Tawonda Burks
Driving Change through Education and Entrepreneurship

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Tawonda Burks is a powerhouse. Between working full time as a project manager in the department of management,  engineering and consulting at Mayo Clinic and raising five kids, she also manages to run two of her own businesses as well.  Oh, and she’s working on her Ph.D

Enterprising from the start

Burks knew she wanted to be an entrepreneur as a young girl. Growing up in Chicago, she saw street vendors selling water bottles and other things. Those vendors would then go and spend the money that they earned.

Interested in that exchange of money in the community where she lived, Burks knew that if she could make money of her own,  she could buy the pink BMX bike she had her eye on. Her mom gave her some money, and she used that to buy candy, which she then resold to the neighborhood kids. She made enough profit to buy the bike and then some.  She noted what sold well and what didn’t and started over the next summer.

“The thing about entrepreneurship that intrigues me is the motivation behind it,”  Burks says. “I saw street vendors around me whose motivation was to eat or get a  hotel room because they were homeless.  The impact of the money circulating in the  community was mind-blowing to me.”

Leading through education

Burks has a bachelor’s degree in business management, has a Master of Business  Administration and is almost finished with her Ph.D in educational leadership.

Education is very important to Burks,  and it’s one of the main things she offers through her consulting firm, Elocina. Her goal is to help people go from their idea to opening a business. Her clients are from around Rochester, near the Chicago area and other locations. Part of what she offers is market research based on the area where the client is.

A change agent

It’s very important to Burks to talk to her clients about generational wealth. She notices and is bothered by the disparity between those who have and those who do not have wealth.

Burks includes “all types of human capital—social, financial, intellectual and spiritual” in her definition of wealth,  encouraging her clients to create that capital foundation and pass it on. These are the things that haven’t always been taught in the Black community.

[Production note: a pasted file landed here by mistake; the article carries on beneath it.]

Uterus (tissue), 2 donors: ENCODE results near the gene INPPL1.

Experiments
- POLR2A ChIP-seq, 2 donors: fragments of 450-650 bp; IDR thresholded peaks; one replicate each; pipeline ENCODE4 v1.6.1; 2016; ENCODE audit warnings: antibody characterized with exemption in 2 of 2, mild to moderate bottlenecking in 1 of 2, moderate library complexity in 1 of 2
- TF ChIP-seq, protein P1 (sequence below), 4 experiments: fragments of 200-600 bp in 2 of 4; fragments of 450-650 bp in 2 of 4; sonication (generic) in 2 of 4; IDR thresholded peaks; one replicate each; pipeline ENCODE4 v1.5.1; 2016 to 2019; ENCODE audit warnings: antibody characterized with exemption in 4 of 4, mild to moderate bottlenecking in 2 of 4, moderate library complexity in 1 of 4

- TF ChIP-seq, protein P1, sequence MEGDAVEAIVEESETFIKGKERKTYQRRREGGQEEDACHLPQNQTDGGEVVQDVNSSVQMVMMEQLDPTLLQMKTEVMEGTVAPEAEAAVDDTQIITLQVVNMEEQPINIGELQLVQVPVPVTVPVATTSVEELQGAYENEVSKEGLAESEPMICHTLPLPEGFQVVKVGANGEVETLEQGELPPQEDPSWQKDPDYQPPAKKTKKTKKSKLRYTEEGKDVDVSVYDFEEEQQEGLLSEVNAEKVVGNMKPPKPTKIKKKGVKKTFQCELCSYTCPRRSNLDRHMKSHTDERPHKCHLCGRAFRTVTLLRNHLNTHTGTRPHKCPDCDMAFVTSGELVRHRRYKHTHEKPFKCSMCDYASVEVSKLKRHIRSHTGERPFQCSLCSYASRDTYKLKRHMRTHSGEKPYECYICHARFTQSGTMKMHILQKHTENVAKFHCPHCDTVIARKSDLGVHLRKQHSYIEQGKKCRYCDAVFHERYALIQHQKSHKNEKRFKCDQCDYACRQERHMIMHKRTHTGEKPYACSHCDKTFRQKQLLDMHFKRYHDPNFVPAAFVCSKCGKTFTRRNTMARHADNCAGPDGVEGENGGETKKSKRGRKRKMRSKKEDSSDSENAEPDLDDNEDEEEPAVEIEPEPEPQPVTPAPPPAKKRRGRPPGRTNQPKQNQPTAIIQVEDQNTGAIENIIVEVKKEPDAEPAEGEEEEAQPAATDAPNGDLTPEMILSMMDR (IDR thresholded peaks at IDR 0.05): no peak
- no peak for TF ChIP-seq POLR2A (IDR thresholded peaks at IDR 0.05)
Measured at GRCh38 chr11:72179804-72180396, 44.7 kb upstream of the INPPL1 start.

She is a “huge advocate for equality  and accessibility.” As “change agents,  we keep on working because we believe  change will happen.” In her consulting and coaching, changing mindsets is the first step.

From the basement workshop

Burks’ second business is called  5th Studio Designs. Started as a crafting business, it has developed into a thriving customization business. From a workshop in her basement, Burks does laser engraving, creating customized coffee mugs,  shirts, glasses, phone stands and more.

When on maternity leave with her last child, with her other kids at school and her husband at work, she was bored.  After seeing an engraved coffee mug on  Facebook designed by an acquaintance, she was intrigued, purchased the materials and started playing around, first creating gifts for friends and gradually accepting orders for purchase. She ended up being able to pay for some big-ticket items with the money she earned. Her customers love her  creativity, and she says, “I love the emotions  that are attached to that personalization.”

It’s not all business

When asked how she manages this busy life, Burks says, “(I’m) very organized.  I have lots of automated systems. I don’t mind the work. I know the foundation has  to be built because it’s important to the  community that I help.”

Burks’ children range in age from 2 to  23, and they all help in the running of the household. “We’re in a home together, so we have to take care of it together,” she says. “We all use dishes, so we all wash them. We all eat,  so we all cook.”

In her free time, Burks loves to read, enjoy different kinds of foods and travel. She is hoping to travel to Italy when she finishes her  Ph.D. Self-care is important to her. “If you don’t take care of yourself first, it’s hard to take care of others. Regardless of what others  say, you have to stay true to yourself.”

“I’m very open minded,” Burks concludes. “I question everything and love to experience things. If I fall, I fall fast and then get back up. My goal in life is to help  others make change.”

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